Several examples of pub/sub systems include RabbitMQ, Redis, Amazon SQS, Amazon SNS, Azure HDInsight, Google Pub/Sub, and the focus of this article, Kafka.

What is Apache Kafka

Apache Kafka is an open-source event streaming platform that allows you to decouple communication between distributed systems. As a streaming platform, Kafka always has a continuous flow of data that can be processed in real-time.

As a distributed system, Kafka works across multiple machines or servers, known as brokers, in a cluster where each broker manages a portion of the data, handles data processing and serves client requests.

Overall, Kafka allows organizations to build real-time data pipelines, stream processing applications, and event-driven architectures by providing an infrastructure for processing continuous data streams across distributed systems.

Key components of Kafka

You can only fully grasp the concept of Kafka if you understand the key components of its architecture. Below are the components of the Kafka architecture:

  1. Kafka Producer

    These are applications or components that publish messages to Kafka topics. They write messages to one or more topic partitions, typically using a specified partitioning strategy.

  2. Kafka Consumer

    Consumers are components that subscribe to Kafka topics and consume messages from partitions. Each consumer belongs to one or more consumer groups. Each consumer group can have one or more instances of the consumer.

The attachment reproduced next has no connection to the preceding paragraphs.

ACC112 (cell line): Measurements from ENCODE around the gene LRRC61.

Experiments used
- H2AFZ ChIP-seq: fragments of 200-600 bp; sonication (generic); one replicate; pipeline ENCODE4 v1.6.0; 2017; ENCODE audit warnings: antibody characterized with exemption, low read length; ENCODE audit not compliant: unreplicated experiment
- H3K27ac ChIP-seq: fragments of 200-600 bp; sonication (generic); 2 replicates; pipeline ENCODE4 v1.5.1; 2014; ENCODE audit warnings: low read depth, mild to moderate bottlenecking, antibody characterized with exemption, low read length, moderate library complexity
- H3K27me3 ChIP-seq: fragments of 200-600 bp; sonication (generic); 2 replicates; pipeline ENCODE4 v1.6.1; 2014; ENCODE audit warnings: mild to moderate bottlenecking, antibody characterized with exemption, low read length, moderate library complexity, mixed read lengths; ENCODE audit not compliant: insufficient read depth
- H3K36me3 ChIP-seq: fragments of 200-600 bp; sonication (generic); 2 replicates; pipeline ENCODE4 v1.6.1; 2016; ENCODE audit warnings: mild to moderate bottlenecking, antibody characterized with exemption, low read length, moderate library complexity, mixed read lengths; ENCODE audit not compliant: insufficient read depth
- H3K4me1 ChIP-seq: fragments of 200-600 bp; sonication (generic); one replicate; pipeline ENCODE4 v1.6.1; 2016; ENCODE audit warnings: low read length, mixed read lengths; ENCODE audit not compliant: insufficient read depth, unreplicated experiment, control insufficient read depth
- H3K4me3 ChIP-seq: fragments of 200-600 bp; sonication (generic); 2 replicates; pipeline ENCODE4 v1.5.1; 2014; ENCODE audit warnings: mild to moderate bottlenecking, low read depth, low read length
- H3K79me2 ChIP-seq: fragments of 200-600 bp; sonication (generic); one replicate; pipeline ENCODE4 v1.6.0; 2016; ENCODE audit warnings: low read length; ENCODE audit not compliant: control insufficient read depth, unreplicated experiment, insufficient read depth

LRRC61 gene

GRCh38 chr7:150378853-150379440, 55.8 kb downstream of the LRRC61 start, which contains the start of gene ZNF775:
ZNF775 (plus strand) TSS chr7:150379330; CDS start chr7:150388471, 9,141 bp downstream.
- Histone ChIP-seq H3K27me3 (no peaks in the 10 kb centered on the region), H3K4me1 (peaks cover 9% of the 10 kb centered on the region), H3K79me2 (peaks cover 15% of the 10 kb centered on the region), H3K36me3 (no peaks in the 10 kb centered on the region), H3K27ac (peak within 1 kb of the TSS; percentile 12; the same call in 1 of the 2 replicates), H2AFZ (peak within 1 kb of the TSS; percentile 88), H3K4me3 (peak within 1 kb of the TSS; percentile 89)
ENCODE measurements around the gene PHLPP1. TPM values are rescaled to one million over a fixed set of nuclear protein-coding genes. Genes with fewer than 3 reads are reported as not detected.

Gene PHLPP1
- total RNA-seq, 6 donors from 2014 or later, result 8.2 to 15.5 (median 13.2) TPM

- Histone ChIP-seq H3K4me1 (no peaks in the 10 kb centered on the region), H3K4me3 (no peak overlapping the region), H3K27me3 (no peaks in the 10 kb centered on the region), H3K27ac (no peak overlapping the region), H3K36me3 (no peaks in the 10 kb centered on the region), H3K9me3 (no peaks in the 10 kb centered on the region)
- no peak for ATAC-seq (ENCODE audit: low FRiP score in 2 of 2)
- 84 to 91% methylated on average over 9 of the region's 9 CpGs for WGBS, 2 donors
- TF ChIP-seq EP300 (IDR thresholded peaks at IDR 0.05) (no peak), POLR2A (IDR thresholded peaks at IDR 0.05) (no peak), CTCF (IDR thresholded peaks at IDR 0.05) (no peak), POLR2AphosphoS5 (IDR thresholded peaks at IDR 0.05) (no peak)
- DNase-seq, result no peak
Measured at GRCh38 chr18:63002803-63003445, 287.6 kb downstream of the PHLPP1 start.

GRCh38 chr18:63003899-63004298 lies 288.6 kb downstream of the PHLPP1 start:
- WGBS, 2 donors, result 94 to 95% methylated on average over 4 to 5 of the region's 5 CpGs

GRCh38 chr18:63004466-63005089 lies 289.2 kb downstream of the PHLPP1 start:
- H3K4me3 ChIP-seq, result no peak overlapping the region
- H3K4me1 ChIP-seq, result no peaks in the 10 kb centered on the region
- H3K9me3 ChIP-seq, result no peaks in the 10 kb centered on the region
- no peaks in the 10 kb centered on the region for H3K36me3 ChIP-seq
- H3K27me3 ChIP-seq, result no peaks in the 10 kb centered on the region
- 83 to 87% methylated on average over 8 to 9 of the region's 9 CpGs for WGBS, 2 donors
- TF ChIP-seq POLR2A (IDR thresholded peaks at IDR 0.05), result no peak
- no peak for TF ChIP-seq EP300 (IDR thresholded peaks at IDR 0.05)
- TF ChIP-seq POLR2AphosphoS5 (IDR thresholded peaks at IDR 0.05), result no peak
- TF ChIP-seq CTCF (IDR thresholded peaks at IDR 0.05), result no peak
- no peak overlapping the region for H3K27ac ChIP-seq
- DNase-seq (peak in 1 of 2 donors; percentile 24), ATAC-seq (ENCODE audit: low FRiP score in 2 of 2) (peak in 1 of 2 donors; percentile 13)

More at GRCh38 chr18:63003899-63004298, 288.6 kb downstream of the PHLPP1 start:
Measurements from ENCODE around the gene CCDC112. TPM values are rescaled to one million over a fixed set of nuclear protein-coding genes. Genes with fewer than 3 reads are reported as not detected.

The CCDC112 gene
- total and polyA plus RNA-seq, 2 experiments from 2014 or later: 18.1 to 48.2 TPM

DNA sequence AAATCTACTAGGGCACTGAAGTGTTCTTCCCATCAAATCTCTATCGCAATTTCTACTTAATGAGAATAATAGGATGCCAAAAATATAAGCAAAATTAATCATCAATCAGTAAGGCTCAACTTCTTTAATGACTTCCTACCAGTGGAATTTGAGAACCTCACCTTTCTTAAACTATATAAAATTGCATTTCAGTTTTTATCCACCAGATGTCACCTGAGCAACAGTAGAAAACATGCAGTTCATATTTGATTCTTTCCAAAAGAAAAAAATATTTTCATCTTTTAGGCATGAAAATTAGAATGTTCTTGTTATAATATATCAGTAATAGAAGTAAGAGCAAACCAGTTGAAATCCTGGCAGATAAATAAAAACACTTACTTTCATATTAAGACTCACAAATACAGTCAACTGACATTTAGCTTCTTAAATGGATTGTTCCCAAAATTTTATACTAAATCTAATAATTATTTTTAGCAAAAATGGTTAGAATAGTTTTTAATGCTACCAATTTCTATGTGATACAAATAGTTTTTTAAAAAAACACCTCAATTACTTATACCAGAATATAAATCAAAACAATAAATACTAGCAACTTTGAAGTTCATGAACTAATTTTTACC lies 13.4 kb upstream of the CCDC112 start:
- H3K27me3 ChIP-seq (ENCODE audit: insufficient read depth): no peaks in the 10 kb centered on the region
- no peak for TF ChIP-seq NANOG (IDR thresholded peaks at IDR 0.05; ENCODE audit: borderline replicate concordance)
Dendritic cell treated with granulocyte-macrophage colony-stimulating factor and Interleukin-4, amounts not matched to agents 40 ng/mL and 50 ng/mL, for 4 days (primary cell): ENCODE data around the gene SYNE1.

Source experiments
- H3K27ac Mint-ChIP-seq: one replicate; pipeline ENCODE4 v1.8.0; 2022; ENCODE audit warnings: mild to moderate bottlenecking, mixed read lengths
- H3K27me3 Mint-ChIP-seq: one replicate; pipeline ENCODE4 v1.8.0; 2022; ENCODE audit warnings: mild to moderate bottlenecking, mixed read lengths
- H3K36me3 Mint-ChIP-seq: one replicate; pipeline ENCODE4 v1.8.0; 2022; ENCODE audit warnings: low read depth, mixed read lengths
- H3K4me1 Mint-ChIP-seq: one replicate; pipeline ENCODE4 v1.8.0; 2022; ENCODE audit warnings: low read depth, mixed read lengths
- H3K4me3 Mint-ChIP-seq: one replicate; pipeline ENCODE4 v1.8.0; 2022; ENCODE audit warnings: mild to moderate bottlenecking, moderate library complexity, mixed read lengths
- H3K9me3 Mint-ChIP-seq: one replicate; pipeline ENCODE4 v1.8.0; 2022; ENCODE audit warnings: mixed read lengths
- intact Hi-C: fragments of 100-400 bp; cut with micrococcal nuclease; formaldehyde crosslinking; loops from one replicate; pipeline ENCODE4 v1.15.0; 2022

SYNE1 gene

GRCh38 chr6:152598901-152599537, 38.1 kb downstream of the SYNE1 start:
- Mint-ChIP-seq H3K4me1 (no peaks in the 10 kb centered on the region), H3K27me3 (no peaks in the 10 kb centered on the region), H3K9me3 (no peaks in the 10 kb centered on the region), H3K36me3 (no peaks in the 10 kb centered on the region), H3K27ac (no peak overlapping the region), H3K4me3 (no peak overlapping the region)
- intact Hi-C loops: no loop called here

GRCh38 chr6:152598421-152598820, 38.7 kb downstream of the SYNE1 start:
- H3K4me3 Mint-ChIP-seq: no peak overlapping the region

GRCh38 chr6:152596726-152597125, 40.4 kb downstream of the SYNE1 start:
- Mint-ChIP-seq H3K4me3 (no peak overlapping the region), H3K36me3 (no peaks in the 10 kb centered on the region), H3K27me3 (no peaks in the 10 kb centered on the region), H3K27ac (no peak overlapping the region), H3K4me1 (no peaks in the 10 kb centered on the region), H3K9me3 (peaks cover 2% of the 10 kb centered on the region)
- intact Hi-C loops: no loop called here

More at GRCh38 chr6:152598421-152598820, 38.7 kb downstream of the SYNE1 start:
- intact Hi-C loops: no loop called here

3. Kafka Streams

    This is a client library for building real-time stream-processing applications using Kafka. It allows developers to perform stateful and stateless processing of data streams directly within Kafka.

    With Kafka Streams, you can read data from Kafka topics, process it using transformations or aggregations, and write the results back to Kafka topics or external systems.

  4. Kafka Connect

    Kafka Connect is a framework for building and running connectors that stream data between Kafka and other data systems.

    Connectors are plugins that handle the integration with external systems such as databases, message queues, file systems, cloud services, and more. Connectors can be source connectors (ingest data into Kafka from external systems) or sink connectors (which export data from Kafka to external systems).

  5. Admin Client

    The Admin Client is a Java client library that provides administrative operations for managing Kafka clusters, topics, and configurations.

    It allows developers and administrators to create, delete, list, describe, and alter topics, as well as query metadata about brokers, topics, partitions, and consumer groups.

    The Admin Client manages Kafka clusters programmatically, automates administrative tasks, and builds management tools and utilities.

  6. REST Proxy